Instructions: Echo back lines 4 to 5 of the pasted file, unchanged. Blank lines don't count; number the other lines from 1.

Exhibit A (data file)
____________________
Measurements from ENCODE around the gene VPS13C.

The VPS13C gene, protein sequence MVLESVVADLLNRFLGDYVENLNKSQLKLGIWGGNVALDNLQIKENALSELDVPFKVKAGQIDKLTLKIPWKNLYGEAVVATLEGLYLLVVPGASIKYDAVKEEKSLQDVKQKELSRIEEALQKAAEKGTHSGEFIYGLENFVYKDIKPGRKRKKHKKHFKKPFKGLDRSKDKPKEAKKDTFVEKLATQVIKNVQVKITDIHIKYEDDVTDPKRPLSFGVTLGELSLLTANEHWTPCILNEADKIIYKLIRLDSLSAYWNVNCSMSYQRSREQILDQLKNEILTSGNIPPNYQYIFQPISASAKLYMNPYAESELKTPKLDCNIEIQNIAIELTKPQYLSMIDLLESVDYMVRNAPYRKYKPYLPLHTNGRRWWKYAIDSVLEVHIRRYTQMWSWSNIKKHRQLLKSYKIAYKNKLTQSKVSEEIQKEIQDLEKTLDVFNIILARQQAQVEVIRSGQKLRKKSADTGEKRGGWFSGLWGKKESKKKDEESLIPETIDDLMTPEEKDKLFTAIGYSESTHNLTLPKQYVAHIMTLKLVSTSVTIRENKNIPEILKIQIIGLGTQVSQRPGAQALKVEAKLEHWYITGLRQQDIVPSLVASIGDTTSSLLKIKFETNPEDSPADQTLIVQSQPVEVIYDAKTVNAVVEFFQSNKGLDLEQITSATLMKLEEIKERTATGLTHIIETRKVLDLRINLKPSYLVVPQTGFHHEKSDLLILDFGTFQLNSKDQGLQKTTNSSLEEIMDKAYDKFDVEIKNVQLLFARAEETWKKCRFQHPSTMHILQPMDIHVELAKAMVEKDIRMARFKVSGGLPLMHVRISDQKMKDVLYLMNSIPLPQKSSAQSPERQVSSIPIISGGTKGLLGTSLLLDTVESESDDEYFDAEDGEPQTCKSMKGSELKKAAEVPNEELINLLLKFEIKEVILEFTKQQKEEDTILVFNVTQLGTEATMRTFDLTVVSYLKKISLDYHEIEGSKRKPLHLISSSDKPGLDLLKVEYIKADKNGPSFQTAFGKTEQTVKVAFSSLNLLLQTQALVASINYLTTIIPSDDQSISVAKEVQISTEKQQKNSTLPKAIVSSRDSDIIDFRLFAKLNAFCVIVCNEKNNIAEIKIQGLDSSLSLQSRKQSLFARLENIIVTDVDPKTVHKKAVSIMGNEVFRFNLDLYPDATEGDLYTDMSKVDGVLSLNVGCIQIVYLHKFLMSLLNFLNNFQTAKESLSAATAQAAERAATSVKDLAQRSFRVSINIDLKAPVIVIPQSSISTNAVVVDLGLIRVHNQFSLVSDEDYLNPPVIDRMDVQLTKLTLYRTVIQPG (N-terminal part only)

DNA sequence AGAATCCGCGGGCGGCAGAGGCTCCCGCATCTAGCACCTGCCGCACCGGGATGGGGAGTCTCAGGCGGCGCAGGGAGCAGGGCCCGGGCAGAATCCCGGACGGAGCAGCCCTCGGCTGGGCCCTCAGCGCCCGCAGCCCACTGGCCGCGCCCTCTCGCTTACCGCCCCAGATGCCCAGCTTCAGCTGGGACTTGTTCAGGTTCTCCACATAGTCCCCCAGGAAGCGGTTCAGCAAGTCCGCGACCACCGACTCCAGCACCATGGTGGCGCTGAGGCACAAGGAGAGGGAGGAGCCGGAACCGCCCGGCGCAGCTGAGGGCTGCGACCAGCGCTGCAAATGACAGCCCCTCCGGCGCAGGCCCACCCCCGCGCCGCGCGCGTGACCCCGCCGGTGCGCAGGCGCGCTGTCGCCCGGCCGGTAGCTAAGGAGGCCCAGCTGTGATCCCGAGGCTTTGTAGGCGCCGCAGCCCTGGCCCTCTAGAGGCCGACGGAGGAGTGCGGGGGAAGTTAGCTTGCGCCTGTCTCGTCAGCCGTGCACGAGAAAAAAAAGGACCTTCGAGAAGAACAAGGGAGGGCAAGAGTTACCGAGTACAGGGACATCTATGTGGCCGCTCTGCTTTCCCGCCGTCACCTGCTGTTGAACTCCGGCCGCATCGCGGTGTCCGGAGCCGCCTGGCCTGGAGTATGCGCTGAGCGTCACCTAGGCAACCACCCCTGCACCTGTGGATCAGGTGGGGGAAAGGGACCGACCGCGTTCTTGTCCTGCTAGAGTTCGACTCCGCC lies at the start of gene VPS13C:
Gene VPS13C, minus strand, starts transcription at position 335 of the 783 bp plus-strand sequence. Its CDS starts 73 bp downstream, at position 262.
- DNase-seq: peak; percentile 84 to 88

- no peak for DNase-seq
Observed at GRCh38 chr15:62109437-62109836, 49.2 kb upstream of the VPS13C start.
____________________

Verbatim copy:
Gene VPS13C, minus strand, starts transcription at position 335 of the 783 bp plus-strand sequence. Its CDS starts 73 bp downstream, at position 262.
- DNase-seq: peak; percentile 84 to 88